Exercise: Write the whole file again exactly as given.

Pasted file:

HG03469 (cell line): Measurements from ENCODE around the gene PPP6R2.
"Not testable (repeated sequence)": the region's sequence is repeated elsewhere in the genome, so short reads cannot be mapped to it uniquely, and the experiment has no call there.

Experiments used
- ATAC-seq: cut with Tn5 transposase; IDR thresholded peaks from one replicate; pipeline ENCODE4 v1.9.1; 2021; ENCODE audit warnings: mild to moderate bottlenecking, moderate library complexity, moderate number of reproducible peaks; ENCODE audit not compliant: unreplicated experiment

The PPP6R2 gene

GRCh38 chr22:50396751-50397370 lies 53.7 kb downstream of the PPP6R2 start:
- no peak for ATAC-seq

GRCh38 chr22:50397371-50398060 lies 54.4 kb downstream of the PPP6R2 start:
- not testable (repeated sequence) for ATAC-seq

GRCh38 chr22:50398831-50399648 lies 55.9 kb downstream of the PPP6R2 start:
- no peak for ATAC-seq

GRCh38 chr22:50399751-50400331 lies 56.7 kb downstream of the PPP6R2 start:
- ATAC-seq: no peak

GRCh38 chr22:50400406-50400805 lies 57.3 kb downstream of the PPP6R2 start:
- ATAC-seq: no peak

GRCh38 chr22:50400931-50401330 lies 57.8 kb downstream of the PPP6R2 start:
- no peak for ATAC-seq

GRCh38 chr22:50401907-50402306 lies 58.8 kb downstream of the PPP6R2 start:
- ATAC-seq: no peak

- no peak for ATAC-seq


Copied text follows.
HG03469 (cell line): Measurements from ENCODE around the gene PPP6R2.
"Not testable (repeated sequence)": the region's sequence is repeated elsewhere in the genome, so short reads cannot be mapped to it uniquely, and the experiment has no call there.

Experiments used
- ATAC-seq: cut with Tn5 transposase; IDR thresholded peaks from one replicate; pipeline ENCODE4 v1.9.1; 2021; ENCODE audit warnings: mild to moderate bottlenecking, moderate library complexity, moderate number of reproducible peaks; ENCODE audit not compliant: unreplicated experiment

The PPP6R2 gene

GRCh38 chr22:50396751-50397370 lies 53.7 kb downstream of the PPP6R2 start:
- no peak for ATAC-seq

GRCh38 chr22:50397371-50398060 lies 54.4 kb downstream of the PPP6R2 start:
- not testable (repeated sequence) for ATAC-seq

GRCh38 chr22:50398831-50399648 lies 55.9 kb downstream of the PPP6R2 start:
- no peak for ATAC-seq

GRCh38 chr22:50399751-50400331 lies 56.7 kb downstream of the PPP6R2 start:
- ATAC-seq: no peak

GRCh38 chr22:50400406-50400805 lies 57.3 kb downstream of the PPP6R2 start:
- ATAC-seq: no peak

GRCh38 chr22:50400931-50401330 lies 57.8 kb downstream of the PPP6R2 start:
- no peak for ATAC-seq

GRCh38 chr22:50401907-50402306 lies 58.8 kb downstream of the PPP6R2 start:
- ATAC-seq: no peak

- no peak for ATAC-seq